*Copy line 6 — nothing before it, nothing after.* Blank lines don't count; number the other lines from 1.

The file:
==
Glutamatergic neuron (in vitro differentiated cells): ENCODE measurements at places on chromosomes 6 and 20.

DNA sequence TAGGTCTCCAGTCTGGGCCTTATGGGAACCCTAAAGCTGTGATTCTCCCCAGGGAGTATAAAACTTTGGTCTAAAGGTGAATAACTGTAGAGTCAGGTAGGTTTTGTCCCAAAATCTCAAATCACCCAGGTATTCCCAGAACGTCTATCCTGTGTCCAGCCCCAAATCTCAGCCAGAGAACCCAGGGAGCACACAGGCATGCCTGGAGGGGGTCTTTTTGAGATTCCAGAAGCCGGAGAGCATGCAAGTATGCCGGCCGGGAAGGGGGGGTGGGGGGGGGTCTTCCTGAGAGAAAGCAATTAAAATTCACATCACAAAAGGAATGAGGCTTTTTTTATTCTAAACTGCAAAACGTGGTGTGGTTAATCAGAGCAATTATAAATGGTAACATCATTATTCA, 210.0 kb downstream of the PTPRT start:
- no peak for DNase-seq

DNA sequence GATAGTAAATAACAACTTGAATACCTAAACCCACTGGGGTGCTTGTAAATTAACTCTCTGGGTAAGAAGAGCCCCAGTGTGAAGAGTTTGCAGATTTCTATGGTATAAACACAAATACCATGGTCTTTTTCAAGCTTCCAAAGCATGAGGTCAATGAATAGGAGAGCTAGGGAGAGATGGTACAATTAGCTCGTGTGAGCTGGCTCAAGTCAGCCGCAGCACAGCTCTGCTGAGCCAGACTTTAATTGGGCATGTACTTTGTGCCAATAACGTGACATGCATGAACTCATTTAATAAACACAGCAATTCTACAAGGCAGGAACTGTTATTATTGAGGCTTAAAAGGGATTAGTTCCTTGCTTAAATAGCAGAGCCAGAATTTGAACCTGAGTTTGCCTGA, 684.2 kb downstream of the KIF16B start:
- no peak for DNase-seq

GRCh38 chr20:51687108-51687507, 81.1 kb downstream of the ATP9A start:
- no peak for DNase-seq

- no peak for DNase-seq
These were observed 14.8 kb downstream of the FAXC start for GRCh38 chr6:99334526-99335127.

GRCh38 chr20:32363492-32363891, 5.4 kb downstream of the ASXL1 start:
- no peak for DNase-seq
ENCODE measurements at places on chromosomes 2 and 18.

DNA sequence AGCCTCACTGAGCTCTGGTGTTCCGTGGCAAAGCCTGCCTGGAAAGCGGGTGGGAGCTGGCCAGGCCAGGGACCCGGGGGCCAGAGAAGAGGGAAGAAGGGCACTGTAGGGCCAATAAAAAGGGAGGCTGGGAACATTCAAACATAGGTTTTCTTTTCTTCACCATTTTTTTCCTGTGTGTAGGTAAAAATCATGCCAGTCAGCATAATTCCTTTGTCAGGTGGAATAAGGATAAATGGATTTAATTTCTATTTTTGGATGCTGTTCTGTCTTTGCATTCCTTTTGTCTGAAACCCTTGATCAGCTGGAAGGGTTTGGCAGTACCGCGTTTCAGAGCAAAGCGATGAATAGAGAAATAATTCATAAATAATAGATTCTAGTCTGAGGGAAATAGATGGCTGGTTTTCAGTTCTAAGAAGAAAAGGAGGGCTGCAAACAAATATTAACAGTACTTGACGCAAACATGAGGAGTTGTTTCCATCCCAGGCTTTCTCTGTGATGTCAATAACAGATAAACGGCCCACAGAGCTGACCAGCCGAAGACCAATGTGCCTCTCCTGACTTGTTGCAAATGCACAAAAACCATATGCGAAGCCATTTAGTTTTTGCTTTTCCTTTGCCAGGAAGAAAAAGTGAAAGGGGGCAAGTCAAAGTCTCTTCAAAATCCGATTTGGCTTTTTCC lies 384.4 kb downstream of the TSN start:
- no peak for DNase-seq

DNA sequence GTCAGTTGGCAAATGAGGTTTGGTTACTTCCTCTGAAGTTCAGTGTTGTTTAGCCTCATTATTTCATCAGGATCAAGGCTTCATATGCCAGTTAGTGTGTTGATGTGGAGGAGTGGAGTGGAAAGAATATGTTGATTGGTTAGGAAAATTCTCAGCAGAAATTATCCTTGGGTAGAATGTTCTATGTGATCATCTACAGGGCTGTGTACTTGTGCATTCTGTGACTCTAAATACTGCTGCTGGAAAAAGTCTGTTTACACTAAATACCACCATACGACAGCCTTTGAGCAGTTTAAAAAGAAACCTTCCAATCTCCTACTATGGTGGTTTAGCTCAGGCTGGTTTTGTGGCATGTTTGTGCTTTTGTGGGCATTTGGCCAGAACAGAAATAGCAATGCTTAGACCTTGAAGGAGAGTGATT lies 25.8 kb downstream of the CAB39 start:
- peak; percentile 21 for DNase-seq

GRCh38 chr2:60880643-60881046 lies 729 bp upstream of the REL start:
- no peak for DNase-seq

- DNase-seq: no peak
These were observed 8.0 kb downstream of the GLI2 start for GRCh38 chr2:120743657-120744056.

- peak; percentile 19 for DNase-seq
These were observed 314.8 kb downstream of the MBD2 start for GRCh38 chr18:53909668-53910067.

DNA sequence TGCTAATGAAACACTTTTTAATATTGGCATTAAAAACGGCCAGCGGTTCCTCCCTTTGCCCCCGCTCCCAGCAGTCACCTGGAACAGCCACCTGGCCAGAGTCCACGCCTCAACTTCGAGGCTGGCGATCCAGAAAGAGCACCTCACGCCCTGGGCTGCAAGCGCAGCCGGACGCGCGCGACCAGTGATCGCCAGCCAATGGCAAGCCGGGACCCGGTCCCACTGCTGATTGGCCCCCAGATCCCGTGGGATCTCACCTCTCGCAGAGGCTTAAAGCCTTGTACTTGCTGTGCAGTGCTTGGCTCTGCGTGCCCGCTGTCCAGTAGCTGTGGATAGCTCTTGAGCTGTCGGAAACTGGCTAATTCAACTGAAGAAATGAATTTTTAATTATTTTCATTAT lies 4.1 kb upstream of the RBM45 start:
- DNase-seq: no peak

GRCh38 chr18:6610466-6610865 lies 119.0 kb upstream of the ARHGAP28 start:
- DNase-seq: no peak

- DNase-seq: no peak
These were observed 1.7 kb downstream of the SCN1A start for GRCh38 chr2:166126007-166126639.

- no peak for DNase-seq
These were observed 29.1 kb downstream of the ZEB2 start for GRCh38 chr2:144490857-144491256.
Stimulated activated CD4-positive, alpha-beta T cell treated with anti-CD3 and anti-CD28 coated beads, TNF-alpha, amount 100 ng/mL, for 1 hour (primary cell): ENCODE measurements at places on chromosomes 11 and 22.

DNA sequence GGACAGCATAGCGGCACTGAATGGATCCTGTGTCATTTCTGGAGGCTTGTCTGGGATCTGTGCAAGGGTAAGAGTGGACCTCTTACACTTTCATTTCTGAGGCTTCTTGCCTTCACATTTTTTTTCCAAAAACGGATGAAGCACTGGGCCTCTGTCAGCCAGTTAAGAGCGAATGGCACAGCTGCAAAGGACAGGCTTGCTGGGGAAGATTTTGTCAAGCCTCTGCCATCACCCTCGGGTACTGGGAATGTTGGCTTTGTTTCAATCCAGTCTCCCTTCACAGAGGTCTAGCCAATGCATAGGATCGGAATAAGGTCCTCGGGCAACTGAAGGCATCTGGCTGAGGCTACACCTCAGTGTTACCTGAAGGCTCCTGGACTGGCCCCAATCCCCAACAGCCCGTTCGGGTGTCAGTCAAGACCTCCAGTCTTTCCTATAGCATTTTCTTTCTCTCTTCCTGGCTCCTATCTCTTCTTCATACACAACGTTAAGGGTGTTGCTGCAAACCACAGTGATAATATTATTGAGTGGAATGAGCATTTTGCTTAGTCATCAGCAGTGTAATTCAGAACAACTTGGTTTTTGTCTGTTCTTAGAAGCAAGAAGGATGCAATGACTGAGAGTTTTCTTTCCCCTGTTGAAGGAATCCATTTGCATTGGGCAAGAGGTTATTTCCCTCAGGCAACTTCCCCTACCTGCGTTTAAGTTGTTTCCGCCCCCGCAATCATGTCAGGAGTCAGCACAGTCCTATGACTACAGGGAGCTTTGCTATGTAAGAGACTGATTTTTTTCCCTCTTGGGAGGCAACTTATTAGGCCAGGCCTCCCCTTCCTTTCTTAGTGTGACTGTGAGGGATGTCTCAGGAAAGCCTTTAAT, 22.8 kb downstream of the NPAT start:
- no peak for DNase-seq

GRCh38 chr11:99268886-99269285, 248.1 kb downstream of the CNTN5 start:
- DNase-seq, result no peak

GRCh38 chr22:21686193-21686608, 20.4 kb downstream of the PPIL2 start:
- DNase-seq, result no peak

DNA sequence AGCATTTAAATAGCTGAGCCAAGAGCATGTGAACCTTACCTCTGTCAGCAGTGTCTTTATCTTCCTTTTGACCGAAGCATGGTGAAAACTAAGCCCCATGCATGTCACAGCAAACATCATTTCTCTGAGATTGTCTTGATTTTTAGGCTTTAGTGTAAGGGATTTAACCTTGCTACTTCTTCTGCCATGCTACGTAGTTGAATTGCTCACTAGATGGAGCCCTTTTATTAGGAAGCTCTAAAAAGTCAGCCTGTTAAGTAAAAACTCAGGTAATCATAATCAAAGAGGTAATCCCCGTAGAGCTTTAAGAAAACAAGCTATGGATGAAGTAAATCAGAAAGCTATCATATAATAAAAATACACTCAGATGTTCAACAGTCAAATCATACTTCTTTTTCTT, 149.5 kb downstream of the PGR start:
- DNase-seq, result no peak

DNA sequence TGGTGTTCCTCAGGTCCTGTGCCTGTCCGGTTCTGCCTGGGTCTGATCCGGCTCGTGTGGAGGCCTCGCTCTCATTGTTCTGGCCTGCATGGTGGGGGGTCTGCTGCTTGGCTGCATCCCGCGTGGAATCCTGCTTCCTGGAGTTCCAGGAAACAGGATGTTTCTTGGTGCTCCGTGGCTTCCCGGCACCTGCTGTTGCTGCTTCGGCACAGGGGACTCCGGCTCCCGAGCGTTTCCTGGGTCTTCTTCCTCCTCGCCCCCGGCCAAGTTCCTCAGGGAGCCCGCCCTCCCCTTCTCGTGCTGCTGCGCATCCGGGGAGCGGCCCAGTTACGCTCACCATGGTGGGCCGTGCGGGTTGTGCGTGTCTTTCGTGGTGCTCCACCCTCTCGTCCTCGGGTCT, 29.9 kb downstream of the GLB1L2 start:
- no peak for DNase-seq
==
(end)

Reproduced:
GRCh38 chr20:51687108-51687507, 81.1 kb downstream of the ATP9A start: